The Center for Science in the Public Interest (CSPI) is taking on one of my favorite corporations I love to hate—McDonalds!! Yes, McDonald’s is being sued for using toys to sell their “happy meals” that turn out to be pretty unhealthy (Surprise! Surprise!). Marketing unhealthy foods to children so that you can make money seems pretty contemptuous and predatory. According to CSPI, tempting kids with toys is unfair and deceptive. Children can’t really be expected not to fall prey to the marketing of popular toys with their meals or to make informed decisions about the nutritional value of their food. Parents suffer the pestering of their children who basically want the toys and the food is secondary (but deadly). The Federal Trade Commission reported that McDonald’s led the pack for spending the most money of all the fast-food companies on toys to market children’s meals to the tune of $360 million. And you can be sure they don’t spend that kind of money if it doesn’t equal profits. Along with McDonald’s success we have seen the rates of overweight and obesity in children triple since 1978 and the increased abundance of inexpensive, high-calorie foods are definitely part of the problem.
The International Obesity Task Force has called for bans on the “inclusion of free gifts, toys or collectible items, which appeal to children to promote unhealthy food” and Santa Clara, California has become the first city to ban the inclusion of toys in unhealthy restaurant meals.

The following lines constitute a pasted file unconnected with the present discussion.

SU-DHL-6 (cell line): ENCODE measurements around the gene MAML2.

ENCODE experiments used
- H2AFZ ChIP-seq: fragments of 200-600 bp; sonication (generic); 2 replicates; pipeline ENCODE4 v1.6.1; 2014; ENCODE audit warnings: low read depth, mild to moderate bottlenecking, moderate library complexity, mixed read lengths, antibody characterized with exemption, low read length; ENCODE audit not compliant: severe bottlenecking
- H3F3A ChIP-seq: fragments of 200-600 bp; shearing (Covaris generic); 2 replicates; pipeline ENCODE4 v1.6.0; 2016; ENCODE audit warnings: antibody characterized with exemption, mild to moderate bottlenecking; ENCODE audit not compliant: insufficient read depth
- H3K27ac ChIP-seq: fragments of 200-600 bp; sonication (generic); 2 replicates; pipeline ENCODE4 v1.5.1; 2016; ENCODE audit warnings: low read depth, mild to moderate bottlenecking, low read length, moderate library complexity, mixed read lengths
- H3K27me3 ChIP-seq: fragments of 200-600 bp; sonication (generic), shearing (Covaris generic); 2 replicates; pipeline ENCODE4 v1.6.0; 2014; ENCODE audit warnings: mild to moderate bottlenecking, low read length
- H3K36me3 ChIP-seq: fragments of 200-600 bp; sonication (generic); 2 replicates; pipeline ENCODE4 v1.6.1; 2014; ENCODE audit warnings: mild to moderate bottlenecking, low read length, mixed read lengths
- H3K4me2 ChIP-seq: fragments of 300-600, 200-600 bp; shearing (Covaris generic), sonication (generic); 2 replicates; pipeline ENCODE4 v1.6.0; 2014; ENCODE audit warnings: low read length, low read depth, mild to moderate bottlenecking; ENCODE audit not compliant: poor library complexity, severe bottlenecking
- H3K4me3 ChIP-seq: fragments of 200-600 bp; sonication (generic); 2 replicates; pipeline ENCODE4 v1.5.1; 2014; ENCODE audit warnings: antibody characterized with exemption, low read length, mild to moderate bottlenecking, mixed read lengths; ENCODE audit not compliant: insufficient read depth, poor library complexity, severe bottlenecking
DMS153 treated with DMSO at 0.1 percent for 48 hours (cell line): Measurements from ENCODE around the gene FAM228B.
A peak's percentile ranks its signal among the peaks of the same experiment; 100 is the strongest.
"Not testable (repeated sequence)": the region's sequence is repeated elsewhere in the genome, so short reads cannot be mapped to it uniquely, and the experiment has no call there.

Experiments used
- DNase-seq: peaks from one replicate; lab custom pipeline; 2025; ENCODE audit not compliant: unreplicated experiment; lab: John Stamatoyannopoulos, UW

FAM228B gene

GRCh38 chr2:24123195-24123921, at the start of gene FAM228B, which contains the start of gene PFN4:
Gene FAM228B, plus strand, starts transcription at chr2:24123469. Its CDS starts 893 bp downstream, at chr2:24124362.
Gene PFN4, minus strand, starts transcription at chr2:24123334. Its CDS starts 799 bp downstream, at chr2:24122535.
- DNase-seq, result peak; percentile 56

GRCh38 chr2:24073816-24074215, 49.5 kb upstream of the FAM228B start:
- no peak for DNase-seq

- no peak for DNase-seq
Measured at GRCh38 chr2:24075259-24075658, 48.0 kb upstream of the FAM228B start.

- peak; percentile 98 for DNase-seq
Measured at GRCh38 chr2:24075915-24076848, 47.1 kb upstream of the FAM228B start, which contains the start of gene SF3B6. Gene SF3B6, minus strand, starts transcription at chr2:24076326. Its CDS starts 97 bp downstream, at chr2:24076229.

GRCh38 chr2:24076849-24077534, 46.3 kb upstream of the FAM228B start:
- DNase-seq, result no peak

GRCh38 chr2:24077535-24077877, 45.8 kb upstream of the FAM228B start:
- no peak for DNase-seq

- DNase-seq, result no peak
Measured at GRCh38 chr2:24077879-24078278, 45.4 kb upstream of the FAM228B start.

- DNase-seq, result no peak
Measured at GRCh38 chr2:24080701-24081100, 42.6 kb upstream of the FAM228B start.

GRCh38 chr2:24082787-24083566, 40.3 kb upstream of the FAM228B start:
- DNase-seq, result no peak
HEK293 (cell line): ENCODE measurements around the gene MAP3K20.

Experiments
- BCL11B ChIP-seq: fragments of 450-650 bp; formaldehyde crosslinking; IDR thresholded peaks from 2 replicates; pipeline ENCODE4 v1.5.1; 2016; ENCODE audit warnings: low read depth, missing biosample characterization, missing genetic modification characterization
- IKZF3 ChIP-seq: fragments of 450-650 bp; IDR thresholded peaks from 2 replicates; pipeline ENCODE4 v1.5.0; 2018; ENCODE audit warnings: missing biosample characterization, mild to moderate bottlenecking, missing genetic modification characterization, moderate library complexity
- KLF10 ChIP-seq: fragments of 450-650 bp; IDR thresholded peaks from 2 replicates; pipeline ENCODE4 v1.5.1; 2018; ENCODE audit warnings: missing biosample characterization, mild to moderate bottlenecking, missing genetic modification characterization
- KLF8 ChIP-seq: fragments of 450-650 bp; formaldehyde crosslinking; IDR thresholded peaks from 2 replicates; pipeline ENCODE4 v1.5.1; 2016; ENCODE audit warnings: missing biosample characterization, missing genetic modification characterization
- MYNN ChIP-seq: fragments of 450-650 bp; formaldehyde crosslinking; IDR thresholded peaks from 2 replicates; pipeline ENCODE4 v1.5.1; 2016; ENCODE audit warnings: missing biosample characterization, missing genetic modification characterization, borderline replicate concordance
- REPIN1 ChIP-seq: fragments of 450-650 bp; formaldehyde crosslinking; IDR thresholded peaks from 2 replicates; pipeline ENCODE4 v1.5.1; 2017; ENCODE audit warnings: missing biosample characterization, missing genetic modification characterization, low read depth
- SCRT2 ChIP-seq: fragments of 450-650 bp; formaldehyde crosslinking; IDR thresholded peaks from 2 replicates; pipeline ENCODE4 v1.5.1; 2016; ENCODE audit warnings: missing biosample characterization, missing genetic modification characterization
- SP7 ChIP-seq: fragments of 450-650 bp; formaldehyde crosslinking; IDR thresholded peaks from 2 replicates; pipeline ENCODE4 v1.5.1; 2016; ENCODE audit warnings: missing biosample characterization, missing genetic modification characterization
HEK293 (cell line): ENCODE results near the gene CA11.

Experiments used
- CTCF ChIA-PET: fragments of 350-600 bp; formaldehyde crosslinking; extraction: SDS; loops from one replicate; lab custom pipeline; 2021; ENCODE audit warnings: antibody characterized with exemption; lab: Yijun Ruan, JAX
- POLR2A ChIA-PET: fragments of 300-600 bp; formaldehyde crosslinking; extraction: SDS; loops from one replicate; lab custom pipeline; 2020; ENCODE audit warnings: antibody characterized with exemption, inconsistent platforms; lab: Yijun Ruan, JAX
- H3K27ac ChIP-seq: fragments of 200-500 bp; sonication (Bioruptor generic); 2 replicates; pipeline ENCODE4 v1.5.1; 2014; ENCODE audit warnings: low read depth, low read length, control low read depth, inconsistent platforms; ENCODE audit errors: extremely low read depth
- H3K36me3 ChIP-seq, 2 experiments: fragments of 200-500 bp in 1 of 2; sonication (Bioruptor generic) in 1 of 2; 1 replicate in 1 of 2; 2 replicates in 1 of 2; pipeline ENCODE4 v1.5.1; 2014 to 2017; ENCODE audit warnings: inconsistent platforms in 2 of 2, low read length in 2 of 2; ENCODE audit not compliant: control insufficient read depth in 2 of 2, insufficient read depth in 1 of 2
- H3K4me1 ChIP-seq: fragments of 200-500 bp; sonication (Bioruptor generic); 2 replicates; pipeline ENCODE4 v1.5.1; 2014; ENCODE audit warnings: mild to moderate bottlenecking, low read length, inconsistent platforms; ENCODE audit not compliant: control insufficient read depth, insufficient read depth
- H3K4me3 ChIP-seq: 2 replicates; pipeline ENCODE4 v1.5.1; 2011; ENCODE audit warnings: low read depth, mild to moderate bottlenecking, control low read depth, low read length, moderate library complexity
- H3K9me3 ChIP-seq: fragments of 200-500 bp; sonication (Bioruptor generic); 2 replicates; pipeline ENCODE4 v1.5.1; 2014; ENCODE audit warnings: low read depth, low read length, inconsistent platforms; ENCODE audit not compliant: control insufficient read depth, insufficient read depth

But children aren’t the only ones that fall prey to the marketing of unhealthy foods by corporations. According to Brian Wansink in his book, “Mindless Eating,” we make over 200 decisions about food every day. And, because we are often mindlessly going through our day with our minds on too many things at once, we can easily be tricked by packages, lighting, and plate sizes to eat too much and not know that what we’re really eating. My advice is to beware of anything that even comes in a package. That’s your first sign to pay attention even if it is a supposed “health food.” According to Michael Pollan in his book, “In Defense of Food,” when food comes “packaged with health claims that should be our first clue they are anything but healthy.” He also makes the distinction between “food” (whole fresh food) and “food products” (processed food). So the bottom line here is that children aren’t the only ones at risk when it comes to marketing. To make it simple for you, I really like Pollan’s advice. “Eat food. Not too much. Mostly plants.” That’s a truly happy way to eat.